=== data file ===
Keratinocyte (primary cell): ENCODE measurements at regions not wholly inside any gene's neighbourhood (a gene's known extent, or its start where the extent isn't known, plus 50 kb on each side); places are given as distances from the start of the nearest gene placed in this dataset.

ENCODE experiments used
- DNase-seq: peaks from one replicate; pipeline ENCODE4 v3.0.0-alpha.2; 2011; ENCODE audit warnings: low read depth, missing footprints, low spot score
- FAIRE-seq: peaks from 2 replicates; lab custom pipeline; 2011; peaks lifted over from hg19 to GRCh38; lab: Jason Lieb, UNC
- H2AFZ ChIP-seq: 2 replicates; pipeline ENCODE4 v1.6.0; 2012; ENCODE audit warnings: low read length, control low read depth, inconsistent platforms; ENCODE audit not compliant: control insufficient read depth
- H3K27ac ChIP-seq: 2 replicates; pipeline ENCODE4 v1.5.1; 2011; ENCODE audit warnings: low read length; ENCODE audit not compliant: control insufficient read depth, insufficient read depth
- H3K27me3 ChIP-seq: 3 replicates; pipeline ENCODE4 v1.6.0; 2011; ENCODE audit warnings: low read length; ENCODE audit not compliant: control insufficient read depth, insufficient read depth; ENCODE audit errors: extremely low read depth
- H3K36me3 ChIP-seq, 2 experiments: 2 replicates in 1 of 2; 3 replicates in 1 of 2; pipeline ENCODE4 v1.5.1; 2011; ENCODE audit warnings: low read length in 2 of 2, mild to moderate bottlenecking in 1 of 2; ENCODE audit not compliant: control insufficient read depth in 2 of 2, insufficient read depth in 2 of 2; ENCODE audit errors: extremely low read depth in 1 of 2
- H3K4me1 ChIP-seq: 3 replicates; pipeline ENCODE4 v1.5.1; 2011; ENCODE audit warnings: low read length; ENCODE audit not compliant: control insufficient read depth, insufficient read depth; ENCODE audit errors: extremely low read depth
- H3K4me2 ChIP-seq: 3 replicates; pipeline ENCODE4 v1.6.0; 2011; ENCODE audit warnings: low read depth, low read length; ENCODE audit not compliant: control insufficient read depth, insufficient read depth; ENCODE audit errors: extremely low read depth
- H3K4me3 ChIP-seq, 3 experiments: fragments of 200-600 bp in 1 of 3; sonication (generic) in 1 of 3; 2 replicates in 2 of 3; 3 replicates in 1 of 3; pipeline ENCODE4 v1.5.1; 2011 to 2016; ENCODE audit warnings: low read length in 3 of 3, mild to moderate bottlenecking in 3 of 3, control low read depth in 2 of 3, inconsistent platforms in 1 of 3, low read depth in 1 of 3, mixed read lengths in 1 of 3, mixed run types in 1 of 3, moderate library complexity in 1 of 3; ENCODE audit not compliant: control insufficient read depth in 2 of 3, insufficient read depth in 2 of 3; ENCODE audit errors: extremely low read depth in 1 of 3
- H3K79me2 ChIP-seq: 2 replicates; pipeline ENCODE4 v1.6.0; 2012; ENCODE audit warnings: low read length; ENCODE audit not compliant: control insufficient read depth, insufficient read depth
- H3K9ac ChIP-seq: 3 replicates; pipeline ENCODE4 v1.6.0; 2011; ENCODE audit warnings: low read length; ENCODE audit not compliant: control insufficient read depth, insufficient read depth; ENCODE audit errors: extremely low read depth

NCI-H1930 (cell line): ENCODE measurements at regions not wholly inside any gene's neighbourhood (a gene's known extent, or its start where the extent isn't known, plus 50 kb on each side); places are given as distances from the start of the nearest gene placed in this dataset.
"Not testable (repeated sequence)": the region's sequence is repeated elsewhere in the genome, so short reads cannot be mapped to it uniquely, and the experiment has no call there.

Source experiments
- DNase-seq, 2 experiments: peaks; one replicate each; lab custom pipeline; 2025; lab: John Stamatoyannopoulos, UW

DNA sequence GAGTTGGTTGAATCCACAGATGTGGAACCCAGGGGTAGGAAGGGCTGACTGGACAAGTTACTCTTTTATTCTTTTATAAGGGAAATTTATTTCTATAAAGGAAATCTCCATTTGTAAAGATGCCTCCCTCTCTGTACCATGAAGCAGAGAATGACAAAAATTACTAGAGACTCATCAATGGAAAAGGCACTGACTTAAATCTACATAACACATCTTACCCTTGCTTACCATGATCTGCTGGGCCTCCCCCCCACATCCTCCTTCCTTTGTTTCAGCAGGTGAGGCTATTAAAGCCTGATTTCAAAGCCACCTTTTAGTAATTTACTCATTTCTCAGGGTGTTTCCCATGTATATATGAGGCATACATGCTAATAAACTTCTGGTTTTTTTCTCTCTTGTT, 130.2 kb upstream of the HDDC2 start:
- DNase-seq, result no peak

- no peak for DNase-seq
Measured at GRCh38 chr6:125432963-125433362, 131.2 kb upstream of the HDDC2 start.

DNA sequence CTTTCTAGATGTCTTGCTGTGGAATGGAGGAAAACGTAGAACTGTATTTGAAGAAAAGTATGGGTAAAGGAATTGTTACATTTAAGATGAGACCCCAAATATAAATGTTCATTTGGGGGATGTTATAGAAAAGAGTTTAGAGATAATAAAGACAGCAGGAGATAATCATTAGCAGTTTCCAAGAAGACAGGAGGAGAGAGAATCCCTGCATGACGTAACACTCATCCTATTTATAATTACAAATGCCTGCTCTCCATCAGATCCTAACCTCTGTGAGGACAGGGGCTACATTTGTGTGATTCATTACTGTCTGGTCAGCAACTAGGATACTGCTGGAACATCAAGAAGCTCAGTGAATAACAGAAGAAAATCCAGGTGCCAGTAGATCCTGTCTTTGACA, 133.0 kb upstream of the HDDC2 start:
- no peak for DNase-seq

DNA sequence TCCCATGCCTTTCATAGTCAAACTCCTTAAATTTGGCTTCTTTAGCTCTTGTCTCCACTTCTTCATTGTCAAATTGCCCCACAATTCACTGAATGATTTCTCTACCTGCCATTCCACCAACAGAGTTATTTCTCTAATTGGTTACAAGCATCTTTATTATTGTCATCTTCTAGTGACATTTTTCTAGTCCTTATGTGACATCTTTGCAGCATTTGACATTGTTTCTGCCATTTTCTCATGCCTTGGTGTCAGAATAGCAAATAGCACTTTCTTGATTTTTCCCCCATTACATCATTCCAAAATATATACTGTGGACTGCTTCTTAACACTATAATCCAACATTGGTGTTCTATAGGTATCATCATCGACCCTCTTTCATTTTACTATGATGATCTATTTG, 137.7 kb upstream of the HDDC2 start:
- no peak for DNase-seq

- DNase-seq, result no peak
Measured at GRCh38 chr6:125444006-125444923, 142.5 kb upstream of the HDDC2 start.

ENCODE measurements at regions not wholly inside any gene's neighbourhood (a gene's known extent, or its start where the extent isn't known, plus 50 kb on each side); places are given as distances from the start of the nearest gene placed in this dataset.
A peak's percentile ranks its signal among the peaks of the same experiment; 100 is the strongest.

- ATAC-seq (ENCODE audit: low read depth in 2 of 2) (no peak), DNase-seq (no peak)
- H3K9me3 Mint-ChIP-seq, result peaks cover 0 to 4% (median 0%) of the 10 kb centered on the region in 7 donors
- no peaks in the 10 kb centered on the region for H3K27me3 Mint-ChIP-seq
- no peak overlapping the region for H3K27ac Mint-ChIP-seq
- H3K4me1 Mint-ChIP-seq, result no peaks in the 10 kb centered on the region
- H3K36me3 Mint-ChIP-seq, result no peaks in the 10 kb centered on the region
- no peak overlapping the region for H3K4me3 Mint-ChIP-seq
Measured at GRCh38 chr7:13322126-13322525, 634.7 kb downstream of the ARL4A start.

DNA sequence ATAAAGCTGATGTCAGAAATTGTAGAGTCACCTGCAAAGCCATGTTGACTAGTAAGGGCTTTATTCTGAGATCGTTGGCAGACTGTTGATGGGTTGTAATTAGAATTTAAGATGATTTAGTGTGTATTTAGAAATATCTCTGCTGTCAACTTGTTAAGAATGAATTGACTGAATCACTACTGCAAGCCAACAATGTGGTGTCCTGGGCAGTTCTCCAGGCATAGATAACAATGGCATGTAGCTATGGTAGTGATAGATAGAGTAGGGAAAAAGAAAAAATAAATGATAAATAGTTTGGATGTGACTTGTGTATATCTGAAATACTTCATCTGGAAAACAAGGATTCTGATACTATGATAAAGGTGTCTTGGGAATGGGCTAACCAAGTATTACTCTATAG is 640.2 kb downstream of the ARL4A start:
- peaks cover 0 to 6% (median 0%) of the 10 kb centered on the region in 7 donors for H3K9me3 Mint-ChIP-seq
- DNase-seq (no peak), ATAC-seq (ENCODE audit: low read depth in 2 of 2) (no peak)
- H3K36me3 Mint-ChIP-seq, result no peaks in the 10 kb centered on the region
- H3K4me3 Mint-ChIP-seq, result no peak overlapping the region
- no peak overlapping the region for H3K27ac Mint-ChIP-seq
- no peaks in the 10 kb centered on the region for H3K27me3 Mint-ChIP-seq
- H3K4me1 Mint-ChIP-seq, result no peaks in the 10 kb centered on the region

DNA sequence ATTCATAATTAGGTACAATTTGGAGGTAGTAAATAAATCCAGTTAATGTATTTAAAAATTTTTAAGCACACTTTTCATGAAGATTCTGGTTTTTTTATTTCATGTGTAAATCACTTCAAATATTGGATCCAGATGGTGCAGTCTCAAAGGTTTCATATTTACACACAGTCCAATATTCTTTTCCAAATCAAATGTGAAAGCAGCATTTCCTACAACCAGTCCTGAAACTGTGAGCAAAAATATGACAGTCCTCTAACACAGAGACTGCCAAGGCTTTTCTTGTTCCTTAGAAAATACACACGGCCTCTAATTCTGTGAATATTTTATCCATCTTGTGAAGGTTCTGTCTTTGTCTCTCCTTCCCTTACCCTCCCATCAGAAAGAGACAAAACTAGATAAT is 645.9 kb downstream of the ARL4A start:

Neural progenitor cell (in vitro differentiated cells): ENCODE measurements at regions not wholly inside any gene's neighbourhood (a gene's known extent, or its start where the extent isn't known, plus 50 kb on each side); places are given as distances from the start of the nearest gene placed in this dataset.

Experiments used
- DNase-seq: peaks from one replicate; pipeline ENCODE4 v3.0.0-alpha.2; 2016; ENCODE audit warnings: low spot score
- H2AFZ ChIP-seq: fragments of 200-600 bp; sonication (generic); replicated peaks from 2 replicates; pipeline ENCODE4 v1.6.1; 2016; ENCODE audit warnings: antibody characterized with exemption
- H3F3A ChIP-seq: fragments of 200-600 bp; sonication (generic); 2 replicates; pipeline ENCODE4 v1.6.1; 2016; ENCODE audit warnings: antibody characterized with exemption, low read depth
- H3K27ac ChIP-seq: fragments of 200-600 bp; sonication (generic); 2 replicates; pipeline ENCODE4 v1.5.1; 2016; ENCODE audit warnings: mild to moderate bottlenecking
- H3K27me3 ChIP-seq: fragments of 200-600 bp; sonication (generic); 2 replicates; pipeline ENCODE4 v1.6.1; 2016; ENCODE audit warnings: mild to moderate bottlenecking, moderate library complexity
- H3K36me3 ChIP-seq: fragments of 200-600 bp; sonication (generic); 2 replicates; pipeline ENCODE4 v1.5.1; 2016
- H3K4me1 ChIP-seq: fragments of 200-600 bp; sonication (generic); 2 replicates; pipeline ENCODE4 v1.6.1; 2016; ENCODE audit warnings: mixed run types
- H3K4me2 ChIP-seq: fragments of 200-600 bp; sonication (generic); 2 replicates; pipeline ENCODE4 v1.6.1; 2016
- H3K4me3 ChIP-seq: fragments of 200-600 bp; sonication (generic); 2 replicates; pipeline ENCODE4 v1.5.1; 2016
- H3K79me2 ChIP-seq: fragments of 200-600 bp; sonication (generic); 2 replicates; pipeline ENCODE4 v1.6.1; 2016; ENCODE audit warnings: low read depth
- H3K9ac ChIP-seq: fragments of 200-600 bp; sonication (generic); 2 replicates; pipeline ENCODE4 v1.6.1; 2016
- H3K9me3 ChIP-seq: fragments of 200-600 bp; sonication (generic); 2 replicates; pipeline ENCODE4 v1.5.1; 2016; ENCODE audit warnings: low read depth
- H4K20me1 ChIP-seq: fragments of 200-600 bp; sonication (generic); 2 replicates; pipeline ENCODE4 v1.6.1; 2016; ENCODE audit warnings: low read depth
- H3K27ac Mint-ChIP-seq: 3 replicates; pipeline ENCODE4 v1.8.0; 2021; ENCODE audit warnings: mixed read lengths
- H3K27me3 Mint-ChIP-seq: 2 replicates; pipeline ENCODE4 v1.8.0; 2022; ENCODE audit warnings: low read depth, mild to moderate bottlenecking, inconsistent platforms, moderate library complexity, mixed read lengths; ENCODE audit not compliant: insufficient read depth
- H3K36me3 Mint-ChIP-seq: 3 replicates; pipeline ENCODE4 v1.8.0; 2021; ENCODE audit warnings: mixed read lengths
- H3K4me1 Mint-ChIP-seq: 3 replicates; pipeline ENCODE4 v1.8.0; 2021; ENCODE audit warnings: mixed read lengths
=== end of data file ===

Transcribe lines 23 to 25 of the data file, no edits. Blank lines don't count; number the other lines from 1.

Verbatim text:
- no peak for DNase-seq

DNA sequence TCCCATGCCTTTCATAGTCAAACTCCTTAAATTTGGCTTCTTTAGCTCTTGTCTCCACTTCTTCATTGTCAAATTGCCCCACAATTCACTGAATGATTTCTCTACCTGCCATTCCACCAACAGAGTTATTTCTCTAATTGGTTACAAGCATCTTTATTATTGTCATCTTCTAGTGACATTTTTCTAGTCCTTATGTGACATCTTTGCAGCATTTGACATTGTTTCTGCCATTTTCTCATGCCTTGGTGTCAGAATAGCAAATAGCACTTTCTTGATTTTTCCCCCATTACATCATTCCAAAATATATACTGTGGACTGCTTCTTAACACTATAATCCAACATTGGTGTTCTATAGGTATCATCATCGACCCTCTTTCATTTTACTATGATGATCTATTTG, 137.7 kb upstream of the HDDC2 start:
- no peak for DNase-seq